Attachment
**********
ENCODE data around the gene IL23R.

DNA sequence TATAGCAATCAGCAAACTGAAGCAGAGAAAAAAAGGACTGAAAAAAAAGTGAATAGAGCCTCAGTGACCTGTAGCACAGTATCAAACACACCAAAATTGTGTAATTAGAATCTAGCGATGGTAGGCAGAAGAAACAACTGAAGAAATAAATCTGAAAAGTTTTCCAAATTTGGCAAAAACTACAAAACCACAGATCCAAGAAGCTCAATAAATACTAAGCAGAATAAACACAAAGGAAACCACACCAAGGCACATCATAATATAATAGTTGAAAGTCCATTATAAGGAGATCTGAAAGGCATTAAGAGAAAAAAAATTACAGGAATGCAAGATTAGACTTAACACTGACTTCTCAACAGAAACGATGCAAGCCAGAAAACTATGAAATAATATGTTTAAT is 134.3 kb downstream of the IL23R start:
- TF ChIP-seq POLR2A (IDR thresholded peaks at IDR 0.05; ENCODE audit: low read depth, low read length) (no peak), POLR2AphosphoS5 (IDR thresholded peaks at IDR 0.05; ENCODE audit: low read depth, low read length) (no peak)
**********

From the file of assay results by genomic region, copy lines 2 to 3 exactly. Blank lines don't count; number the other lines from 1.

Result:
DNA sequence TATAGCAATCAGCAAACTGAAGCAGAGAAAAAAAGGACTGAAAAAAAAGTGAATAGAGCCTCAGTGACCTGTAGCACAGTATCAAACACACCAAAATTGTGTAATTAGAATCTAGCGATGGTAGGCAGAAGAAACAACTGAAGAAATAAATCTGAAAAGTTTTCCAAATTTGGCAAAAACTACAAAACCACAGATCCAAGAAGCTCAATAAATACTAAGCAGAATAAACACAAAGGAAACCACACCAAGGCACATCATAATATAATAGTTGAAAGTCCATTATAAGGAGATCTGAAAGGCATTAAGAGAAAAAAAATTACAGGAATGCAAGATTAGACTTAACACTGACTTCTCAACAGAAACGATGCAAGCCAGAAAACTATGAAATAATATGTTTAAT is 134.3 kb downstream of the IL23R start:
- TF ChIP-seq POLR2A (IDR thresholded peaks at IDR 0.05; ENCODE audit: low read depth, low read length) (no peak), POLR2AphosphoS5 (IDR thresholded peaks at IDR 0.05; ENCODE audit: low read depth, low read length) (no peak)